This attractive couple was found among the other Rudd family photographs, and so I assume there is some connection, although I have as yet to make it. The woman’s dress is a beautiful example of late 1870s Natural Form trending to the Late Bustle period. The many layers of pleating are amazing, and it must have taken many hours to complete them all so perfectly. I learned recently that a trick to keeping pleats set is to steam them with vinegar!
Notice the gentleman’s trousers have some type of pattern in them. They were likely some kind of wool or wool blend in a particular weave. Many of these fabrics are lost to us now because the raw materials to make them have either changed significantly, disappeared entirely, or the mill that made the fabric has closed without transferring the method. For a historian or even history enthusiast, it is truly sad that we cannot examine the types of common items from the era of interest.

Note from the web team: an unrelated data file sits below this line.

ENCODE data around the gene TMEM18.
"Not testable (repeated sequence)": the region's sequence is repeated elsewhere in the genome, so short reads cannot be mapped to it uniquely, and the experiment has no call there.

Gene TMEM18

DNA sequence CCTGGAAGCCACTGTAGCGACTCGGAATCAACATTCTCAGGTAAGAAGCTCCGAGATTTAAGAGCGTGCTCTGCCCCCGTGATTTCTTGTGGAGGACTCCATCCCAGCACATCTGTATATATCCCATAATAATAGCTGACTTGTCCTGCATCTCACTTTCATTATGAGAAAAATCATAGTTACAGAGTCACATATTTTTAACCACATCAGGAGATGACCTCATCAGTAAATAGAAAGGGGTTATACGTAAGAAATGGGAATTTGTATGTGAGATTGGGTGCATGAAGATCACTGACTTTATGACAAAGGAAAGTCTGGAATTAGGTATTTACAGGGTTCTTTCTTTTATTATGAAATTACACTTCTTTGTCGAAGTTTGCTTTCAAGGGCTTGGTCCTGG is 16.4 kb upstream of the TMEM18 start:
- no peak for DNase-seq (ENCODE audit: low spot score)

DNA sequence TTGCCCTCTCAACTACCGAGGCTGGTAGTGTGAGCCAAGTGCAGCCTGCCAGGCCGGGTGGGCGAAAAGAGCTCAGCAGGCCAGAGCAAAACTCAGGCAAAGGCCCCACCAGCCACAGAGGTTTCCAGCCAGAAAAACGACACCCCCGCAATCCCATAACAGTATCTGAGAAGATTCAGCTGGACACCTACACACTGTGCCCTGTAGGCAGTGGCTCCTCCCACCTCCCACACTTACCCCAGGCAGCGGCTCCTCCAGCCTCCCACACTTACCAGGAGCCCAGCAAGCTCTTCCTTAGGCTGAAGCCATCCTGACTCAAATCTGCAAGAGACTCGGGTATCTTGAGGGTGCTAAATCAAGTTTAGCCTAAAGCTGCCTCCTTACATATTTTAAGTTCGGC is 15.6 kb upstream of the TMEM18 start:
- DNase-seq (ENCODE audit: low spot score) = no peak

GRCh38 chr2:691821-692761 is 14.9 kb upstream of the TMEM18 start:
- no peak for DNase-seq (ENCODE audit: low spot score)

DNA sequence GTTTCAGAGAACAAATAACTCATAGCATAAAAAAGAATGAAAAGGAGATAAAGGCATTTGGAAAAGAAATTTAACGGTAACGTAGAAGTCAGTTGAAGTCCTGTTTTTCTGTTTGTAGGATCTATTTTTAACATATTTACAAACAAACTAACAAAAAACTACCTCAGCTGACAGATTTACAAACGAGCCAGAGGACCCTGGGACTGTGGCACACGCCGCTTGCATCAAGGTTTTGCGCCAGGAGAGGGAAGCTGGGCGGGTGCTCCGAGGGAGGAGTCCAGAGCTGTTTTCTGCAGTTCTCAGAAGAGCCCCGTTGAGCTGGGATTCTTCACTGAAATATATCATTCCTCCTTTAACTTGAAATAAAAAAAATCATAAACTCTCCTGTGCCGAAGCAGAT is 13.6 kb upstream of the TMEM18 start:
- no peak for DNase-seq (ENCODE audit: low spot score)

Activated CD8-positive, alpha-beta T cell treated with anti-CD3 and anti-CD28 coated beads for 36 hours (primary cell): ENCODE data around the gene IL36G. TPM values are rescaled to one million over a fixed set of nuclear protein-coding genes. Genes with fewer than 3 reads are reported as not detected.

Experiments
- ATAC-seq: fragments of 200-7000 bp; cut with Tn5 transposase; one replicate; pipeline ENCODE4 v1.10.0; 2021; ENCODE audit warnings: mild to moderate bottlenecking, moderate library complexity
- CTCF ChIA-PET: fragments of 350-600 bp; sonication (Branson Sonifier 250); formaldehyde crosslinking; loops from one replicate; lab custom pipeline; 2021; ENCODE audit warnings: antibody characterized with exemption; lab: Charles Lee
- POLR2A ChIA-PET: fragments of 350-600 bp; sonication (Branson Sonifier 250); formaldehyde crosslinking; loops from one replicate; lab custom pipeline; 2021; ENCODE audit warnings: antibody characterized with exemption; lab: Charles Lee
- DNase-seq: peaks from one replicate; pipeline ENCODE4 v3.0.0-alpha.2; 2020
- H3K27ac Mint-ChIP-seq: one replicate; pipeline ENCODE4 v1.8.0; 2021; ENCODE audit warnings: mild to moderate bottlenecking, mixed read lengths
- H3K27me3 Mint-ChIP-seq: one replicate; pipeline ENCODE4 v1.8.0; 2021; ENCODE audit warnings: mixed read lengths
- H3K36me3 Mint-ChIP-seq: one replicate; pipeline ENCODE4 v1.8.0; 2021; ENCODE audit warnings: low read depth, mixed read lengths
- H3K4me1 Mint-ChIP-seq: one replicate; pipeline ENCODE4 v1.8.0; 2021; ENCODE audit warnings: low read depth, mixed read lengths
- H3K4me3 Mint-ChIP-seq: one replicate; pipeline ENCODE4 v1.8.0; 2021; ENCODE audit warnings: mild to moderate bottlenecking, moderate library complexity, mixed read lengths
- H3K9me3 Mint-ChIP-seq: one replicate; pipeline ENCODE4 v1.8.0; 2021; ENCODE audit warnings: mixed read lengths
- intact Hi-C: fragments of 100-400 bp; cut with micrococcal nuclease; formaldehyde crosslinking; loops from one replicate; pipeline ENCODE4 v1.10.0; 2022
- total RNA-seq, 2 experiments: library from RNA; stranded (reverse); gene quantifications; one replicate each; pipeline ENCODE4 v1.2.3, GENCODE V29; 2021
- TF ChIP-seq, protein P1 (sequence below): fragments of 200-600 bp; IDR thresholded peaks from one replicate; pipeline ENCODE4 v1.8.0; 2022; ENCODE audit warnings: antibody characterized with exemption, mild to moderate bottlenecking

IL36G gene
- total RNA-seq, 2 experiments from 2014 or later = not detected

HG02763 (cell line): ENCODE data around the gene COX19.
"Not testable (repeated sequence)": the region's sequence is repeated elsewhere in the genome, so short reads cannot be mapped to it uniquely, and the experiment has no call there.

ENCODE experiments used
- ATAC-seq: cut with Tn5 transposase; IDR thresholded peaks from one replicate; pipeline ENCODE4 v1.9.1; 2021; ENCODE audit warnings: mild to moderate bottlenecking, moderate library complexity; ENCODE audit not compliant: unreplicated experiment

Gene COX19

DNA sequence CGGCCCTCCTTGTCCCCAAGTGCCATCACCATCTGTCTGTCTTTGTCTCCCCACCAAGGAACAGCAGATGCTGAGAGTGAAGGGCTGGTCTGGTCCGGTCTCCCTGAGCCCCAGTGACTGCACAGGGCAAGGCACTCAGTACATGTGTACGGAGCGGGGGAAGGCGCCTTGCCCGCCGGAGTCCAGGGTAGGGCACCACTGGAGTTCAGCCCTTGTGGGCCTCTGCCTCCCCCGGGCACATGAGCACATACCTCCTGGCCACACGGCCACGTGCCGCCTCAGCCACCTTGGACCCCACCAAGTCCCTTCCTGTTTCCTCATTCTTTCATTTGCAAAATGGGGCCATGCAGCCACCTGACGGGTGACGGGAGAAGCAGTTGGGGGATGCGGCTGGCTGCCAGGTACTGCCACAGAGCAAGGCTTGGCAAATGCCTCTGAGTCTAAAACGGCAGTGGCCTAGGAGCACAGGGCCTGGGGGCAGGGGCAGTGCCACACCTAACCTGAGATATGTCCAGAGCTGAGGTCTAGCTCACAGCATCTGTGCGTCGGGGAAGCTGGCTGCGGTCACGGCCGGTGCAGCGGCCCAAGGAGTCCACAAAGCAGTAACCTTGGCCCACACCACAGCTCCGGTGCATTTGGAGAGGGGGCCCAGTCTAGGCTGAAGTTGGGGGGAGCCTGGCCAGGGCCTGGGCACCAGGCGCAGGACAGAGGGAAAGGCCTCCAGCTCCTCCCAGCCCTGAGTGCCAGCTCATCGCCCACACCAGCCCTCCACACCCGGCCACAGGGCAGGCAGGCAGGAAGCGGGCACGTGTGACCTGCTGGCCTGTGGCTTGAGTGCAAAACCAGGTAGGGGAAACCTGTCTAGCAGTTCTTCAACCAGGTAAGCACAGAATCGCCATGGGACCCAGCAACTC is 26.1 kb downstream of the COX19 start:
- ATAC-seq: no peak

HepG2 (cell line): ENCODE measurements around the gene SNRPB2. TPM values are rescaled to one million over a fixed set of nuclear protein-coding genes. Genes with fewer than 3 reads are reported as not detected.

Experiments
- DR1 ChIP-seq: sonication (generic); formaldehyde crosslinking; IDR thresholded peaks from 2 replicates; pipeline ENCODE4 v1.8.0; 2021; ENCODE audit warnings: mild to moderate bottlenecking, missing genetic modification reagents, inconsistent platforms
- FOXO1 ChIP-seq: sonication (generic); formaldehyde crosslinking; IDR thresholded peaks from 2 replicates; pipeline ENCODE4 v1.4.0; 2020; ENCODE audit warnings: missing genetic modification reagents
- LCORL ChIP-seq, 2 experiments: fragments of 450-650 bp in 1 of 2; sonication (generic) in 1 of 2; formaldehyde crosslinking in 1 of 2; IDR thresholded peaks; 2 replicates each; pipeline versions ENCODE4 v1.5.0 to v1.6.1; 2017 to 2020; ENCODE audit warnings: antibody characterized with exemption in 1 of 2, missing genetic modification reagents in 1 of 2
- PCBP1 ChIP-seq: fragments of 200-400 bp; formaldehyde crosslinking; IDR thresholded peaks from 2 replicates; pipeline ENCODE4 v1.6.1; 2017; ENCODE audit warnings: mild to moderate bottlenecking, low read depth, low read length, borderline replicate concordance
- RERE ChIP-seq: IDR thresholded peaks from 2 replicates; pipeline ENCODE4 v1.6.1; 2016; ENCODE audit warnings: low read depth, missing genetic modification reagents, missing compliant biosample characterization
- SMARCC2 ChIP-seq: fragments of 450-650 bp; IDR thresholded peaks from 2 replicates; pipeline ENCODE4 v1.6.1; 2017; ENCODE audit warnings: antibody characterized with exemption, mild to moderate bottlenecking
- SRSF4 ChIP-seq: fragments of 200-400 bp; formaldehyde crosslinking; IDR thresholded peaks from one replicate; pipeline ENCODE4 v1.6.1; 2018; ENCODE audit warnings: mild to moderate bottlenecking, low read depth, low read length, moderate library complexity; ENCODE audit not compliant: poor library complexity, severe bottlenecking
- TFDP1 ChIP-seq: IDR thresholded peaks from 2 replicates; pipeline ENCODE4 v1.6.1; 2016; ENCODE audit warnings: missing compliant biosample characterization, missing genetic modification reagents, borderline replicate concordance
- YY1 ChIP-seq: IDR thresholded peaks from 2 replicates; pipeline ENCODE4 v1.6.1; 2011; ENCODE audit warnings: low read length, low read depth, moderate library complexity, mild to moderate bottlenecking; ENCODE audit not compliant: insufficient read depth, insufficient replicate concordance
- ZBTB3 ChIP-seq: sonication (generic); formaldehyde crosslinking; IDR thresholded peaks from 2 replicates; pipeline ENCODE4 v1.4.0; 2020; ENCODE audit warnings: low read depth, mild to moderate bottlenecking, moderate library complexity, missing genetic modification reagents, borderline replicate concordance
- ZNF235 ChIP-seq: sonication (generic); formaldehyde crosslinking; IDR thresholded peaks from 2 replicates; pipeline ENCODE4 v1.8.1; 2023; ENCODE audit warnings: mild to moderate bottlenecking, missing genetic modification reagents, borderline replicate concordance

This couple was photographed by Payne Stanton & Co. in the Elite Gallery in the Temple Block, Los Angeles, Cal. The Temple Block was named not for a house of worship, but for Jonathan Temple (1796-1866) who was Los Angeles’s first land developer. His family and the Workman family were among the first Americans to emigrate to Pueblo Los Angeles when the area was still under Mexican control in the 1820s and 30s. The Temple Block was built in the late 1850s at the corners of Main Street, Temple Avenue and Spring Street. The three streets are still at the center of Los Angeles, with the now-iconic City Hall building having replaced the Temple Block in the 1920s. The Workman-Temple Homestead remains today as a historical landmark attesting to the importance of the family to California history. California’s last Mexican governor, Pio Pico, is buried in the family cemetery at the homestead. Furthermore, in the area, local schools, parks, streets and other points of interest carry the Workman and Temple names.